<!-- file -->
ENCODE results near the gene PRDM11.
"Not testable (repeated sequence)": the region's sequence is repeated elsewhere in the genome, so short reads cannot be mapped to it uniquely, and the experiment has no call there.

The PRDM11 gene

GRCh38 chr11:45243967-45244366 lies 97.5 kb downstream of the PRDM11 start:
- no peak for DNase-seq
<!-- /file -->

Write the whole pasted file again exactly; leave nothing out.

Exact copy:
ENCODE results near the gene PRDM11.
"Not testable (repeated sequence)": the region's sequence is repeated elsewhere in the genome, so short reads cannot be mapped to it uniquely, and the experiment has no call there.

The PRDM11 gene

GRCh38 chr11:45243967-45244366 lies 97.5 kb downstream of the PRDM11 start:
- no peak for DNase-seq